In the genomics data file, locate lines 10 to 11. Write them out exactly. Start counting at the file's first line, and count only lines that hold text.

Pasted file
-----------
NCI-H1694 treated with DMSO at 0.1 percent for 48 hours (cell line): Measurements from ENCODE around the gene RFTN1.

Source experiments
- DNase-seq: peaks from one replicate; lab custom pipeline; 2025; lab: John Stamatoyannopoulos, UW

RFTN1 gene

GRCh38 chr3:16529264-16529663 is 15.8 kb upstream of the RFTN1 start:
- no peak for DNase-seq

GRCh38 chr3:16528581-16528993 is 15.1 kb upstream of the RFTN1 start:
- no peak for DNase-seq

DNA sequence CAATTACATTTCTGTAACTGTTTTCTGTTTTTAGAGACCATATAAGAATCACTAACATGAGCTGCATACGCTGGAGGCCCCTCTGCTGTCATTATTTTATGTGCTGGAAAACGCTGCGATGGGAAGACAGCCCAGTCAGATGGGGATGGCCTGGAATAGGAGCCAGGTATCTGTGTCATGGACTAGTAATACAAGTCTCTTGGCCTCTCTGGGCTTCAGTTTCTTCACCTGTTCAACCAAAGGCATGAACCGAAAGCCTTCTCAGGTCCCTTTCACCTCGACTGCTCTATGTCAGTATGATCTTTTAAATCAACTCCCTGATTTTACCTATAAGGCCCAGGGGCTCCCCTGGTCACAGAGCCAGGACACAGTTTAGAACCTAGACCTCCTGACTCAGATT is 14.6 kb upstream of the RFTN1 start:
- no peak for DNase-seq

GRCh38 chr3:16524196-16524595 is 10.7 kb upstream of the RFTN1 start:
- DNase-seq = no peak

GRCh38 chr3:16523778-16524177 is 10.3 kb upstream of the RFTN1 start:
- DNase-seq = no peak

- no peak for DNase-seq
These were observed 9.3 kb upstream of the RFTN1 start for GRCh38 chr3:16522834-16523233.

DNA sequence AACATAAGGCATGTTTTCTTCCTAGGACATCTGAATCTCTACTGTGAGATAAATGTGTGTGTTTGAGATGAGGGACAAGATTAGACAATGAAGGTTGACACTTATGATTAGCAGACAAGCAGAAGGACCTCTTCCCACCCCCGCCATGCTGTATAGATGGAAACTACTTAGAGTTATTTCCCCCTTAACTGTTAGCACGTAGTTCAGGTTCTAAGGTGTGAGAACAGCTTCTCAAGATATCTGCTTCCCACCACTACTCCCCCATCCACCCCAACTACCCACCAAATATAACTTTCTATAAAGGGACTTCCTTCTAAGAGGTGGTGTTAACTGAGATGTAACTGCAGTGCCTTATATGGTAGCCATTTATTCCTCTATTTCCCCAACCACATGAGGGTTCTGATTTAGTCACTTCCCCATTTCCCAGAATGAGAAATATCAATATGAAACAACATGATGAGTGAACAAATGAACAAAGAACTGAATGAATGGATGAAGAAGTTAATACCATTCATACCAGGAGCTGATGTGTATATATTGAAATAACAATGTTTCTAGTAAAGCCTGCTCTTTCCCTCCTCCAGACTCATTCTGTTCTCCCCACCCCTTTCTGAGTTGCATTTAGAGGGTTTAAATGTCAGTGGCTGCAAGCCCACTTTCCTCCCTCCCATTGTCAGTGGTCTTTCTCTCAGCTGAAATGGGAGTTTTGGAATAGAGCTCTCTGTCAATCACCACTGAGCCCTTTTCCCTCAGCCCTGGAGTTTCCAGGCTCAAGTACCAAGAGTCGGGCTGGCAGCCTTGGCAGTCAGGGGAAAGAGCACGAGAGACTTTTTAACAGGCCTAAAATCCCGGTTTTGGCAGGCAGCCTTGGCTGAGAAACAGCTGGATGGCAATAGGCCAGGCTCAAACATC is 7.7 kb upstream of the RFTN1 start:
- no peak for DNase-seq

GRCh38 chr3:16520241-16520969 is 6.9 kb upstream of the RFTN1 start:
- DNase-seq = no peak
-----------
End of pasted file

- no peak for DNase-seq

GRCh38 chr3:16524196-16524595 is 10.7 kb upstream of the RFTN1 start: